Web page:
The 2022 Budgetary Planning Report is devoted to an analysis of the 2022 Economic and Financial Document (EFD), supplementing and developing the assessments offered in the parliamentary hearing of the Chair of the Parliamentary Budget Office (PBO), Lilia Cavallari, on April 14, 2022 as part of the preliminary examination of the EFD by the Budget Committees of the Chamber of Deputies and the Senate.
The Report is divided into two chapters, the first of which is dedicated to analysing international and national macroeconomic conditions and the forecasts underlying the EFD for 2022-2025, which have been endorsed by the PBO in accordance with the procedure provided for in the framework agreement with the Ministry for the Economy and Finance (MEF) and with the support of the panel of independent forecasters consisting of CER, Oxford Economics, Prometeia and REF.ricerche.
The trend scenario in the EFD was endorsed after the PBO had raised a number of issues with an initial provisional version of the forecast formulated by the MEF, which followed up with the preparation of a new trend macroeconomic scenario, as it has done in the past. The forecasts were endorsed on the basis of information available in mid-March, both with regard to international economic and geopolitical developments and conditions in the Italian economy. The PBO then conducted the same exercise for the policy macroeconomic scenario, which also ended with endorsement.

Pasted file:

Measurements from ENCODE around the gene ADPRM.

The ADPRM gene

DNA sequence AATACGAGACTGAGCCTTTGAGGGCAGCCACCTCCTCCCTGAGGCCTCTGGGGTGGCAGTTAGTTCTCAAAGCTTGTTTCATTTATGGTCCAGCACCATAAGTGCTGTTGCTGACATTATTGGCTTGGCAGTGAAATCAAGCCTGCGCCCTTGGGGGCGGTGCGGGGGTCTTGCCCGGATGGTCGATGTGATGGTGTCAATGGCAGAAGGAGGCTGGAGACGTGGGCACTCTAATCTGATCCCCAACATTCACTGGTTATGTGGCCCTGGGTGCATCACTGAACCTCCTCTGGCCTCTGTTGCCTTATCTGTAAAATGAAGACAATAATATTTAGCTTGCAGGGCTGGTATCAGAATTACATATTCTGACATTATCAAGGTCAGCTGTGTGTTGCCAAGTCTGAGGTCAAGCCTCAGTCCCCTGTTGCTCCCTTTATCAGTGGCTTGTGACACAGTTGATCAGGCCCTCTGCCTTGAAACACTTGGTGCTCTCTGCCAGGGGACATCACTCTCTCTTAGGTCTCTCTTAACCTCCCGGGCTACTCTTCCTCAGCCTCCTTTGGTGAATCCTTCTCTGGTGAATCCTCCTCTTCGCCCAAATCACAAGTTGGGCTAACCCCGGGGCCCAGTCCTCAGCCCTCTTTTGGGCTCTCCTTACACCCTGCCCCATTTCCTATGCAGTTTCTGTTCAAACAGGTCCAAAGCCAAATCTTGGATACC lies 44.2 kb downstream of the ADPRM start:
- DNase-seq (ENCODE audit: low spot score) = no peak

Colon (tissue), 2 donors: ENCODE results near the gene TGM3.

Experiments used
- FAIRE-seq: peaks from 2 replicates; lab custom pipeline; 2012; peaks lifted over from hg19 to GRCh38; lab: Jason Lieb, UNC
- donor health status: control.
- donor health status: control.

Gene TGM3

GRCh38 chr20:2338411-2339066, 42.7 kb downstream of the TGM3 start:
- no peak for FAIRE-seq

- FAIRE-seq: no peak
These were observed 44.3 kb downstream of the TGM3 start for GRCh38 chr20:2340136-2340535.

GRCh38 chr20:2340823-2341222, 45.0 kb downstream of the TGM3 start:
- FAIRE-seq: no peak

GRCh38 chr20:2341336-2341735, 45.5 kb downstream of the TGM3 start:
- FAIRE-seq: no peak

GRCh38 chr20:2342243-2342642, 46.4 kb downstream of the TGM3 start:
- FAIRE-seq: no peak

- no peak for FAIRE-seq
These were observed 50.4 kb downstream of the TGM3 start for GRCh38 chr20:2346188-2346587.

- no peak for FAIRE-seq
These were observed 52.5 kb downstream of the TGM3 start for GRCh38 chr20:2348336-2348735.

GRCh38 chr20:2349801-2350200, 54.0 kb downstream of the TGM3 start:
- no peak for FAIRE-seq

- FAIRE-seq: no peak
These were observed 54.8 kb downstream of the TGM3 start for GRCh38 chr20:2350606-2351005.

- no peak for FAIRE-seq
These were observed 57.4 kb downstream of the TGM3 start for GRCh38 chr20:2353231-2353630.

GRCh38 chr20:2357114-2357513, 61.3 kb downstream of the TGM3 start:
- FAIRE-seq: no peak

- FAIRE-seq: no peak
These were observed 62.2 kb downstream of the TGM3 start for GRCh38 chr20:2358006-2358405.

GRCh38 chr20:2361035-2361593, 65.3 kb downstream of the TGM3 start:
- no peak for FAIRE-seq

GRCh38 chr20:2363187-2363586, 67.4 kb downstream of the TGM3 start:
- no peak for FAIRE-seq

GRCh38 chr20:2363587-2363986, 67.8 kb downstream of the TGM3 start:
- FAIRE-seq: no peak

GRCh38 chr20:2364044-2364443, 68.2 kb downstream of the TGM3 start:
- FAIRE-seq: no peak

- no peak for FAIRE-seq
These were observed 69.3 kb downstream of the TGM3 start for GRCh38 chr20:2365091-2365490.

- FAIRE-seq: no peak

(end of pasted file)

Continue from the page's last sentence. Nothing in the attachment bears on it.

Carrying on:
Since the completion of endorsement exercise, the range of expectations for developments in the Italian economy has broadened, due both to the intensification of inflation and the uncertainties concerning the duration and repercussions of the conflict in Ukraine. Analysts’ most recent forecasts have been characterised by considerable diversity in expectations for growth and an increase in expected consumer price inflation. The most important hard data, for GDP and industrial production, which were released after the end of the validation exercise, were in any case better than the expectations of the main forecasters, including those of the MEF.